BODY Exhibition – Király Street Complex – Budapest

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The BODY exhibition focus on prevention and the importance of daily exercise.

In Budapest, at the Király street, the Body exhibition featuring more than two hundred pieces opened of February, 15.  The exhibition is open until the end of June 2018.  Dr. Bela Merkely – Deputy Rector of Semmelweis, Viliam Duris – owner of JVS Group and Dániel Bátyi – Managing Director of JVS Group Hungary Ltd. The event was attended by István Kovács – Kokó – Olympic champion boxer, János Hrutka-  national footballer, Zsófia  Földházi – world champion pentathlonist, Antonia Meszaros – Head of UNICEF in Hungary who also talked about the importance of daily exercise. Pál Győrfi – spokesman of the National Ambulance Service. The focus of the exhibition is now on prevention. The organizers hope that people know more about their own body, they can better understand the development of the illness – which can help to change our bad habits and lifestyles.

In the Király Street Complex (former Design Center building), an open exhibition is divided into separate rooms includes breathing, digestion, circulation, the nervous system, in other words, the functioning, structure and vulnerability of our body.

We can follow the development of medicine, but there are also civilizations diseases: there are no preparations yet, only old tools used for modern surgery, but a section also discusses the work of Hungarian Walking through the corridors one of the most influential part of the exhibition is the week-by-week presentation of the development of the human fetus.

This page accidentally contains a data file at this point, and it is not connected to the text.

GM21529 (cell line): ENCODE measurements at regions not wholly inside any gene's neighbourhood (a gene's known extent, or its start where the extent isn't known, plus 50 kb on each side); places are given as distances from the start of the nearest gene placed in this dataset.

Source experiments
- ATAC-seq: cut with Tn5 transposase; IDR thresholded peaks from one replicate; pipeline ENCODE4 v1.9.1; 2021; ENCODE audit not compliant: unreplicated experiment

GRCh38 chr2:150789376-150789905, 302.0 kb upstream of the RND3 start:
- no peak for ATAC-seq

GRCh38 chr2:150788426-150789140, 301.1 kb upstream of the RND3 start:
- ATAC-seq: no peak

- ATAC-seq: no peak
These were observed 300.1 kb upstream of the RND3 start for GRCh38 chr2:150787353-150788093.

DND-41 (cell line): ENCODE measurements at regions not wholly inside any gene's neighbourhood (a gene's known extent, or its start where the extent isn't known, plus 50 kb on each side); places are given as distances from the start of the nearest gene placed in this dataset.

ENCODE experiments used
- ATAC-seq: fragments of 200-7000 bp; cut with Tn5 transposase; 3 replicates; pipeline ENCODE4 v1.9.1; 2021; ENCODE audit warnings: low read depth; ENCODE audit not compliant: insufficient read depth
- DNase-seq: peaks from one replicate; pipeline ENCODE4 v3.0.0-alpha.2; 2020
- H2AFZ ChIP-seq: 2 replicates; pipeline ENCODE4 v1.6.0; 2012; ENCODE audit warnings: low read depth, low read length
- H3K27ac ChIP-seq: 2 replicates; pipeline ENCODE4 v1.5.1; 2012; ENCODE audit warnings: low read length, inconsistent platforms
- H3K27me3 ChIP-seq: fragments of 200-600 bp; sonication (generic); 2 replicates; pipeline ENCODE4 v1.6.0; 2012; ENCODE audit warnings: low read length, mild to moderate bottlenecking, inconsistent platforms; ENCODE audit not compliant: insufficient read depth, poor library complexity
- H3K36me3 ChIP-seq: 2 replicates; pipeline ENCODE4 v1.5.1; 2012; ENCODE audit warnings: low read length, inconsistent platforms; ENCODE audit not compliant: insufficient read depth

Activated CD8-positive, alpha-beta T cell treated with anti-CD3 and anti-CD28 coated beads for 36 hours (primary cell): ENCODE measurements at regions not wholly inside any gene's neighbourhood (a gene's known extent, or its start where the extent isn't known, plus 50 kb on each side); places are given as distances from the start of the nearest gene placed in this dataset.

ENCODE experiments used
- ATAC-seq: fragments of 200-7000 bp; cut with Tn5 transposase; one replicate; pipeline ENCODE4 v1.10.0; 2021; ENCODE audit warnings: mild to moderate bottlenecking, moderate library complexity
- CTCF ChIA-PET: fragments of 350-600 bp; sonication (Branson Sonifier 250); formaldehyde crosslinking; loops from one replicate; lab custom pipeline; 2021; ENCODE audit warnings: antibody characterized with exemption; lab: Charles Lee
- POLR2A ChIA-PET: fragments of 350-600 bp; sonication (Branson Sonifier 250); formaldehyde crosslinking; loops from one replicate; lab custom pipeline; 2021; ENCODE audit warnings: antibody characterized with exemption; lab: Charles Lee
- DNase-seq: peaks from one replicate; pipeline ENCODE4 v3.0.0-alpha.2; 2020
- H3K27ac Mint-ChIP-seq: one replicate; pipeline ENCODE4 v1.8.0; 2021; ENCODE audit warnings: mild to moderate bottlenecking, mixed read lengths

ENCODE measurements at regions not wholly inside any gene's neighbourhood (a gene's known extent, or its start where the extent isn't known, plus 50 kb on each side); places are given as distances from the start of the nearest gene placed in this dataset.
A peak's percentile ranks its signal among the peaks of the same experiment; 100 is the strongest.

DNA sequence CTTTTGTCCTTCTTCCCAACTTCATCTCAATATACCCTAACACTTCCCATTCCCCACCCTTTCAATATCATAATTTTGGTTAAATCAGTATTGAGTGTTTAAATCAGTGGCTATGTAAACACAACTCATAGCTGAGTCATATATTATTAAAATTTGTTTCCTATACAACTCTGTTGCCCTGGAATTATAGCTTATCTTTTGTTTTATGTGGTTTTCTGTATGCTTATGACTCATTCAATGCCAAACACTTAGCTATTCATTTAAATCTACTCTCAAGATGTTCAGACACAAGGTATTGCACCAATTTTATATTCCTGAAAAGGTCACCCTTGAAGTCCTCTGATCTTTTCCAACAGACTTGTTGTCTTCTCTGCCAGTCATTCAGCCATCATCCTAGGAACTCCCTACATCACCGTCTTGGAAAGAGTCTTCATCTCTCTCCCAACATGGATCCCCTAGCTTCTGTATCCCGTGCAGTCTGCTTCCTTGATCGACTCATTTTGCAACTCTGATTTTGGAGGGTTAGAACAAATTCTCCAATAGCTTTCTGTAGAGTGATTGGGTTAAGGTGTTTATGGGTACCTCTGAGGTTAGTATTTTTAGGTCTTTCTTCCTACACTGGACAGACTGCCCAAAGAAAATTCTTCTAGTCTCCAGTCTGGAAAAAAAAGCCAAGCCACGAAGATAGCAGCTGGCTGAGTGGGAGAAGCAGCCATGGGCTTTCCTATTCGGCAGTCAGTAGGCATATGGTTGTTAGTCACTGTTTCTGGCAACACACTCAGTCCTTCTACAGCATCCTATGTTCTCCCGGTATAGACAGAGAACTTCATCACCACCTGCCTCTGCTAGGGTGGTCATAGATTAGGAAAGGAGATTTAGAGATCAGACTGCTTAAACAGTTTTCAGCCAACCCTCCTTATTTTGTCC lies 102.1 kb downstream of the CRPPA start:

Exhibitions of this type have been banned from many countries, critics of the exhibition have been guilty of gross negligence. The Bodies exhibition, which was visited a few years ago in Budapest, was attacked by many New York lawmakers because it was not clear from where the corpses came from. As said, each body has its paperwork, customs documents, and everyone has a waiver statement. There are people here who have resigned from their bodies before their death for a much more glorious purpose in the interest of science.